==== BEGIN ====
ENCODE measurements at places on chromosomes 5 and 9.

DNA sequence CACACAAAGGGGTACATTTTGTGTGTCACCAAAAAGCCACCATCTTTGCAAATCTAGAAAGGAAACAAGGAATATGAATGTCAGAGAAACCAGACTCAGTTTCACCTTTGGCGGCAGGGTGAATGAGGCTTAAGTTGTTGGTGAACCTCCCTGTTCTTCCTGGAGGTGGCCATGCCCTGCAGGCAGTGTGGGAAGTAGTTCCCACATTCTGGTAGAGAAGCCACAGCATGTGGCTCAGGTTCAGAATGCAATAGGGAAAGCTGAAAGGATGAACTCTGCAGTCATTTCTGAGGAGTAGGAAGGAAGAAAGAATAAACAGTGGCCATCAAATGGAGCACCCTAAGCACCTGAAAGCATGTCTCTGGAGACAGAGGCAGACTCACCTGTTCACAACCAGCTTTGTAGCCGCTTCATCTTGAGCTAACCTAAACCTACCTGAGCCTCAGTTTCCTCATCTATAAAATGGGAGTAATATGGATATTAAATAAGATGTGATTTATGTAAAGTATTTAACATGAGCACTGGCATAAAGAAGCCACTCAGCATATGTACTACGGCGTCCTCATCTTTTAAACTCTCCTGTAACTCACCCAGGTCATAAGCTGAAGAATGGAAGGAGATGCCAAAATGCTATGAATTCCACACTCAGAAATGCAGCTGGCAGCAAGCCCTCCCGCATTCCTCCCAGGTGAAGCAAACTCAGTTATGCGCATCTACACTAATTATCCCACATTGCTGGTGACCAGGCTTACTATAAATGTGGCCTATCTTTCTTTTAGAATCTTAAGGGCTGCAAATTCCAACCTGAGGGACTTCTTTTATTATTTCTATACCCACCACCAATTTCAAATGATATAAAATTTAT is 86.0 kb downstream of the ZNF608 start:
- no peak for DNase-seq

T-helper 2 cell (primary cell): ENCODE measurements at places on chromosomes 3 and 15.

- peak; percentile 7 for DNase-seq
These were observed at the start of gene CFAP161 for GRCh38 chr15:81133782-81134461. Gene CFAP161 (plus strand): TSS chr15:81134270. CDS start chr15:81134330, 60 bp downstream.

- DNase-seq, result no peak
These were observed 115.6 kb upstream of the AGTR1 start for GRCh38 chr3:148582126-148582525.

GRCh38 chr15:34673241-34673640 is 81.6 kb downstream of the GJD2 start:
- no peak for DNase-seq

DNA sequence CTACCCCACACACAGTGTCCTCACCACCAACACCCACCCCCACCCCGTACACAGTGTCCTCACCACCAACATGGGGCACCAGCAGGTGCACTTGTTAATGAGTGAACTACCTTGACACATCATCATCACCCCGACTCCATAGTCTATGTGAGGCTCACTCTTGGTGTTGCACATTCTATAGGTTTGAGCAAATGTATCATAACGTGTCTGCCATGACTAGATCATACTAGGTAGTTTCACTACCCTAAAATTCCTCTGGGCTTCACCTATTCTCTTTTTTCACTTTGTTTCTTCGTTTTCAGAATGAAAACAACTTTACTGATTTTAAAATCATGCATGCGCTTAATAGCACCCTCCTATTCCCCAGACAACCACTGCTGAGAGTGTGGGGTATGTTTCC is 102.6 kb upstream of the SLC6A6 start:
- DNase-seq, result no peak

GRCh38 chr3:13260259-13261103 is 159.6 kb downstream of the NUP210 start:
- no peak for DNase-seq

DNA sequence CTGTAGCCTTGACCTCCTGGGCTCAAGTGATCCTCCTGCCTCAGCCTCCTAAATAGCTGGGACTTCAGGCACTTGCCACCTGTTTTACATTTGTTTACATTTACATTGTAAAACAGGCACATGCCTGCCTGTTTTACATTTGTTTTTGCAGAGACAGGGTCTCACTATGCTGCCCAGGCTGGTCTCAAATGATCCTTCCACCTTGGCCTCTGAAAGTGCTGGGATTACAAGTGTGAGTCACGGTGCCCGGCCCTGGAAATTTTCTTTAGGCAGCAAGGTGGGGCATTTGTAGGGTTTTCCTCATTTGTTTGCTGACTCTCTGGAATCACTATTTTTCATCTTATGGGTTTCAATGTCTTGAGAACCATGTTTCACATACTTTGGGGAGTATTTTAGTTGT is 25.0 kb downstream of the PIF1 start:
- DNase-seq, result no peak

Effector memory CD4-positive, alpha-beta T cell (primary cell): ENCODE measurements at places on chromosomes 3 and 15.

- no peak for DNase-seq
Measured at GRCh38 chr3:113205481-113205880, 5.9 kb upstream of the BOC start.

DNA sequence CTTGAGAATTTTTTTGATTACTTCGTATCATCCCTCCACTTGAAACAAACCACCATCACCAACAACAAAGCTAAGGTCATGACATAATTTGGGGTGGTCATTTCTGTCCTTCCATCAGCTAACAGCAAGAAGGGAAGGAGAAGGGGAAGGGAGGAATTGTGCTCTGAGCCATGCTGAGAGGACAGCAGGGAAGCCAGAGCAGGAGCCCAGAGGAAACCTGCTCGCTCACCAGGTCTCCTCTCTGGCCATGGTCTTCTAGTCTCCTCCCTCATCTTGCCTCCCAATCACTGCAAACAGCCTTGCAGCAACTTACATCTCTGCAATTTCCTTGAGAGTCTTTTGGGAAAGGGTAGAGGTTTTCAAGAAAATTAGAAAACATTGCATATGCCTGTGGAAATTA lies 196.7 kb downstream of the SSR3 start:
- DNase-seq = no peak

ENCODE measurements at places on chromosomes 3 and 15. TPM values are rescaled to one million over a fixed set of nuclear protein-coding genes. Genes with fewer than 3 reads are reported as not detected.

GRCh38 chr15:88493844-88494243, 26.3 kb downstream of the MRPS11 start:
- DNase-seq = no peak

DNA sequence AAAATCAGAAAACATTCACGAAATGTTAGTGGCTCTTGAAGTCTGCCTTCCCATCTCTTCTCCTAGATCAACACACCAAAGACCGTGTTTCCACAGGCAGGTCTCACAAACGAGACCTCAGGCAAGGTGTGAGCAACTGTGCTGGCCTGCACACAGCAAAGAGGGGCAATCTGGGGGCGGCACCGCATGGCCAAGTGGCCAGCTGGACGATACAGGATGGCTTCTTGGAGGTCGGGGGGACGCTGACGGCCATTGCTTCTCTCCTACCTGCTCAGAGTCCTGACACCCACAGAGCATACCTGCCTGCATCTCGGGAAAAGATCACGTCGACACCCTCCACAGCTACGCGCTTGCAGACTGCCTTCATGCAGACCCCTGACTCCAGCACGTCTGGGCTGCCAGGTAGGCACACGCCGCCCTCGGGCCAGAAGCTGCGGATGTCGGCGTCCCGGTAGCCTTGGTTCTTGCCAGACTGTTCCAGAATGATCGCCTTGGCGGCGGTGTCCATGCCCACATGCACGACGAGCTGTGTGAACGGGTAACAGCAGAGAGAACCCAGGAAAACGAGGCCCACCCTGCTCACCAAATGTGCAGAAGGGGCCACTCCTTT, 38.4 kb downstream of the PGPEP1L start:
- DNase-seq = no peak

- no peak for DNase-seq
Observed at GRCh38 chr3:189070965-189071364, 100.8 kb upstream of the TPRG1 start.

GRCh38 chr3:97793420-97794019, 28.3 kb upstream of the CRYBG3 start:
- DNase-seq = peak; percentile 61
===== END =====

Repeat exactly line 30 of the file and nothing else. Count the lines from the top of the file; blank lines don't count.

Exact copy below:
- DNase-seq = peak; percentile 61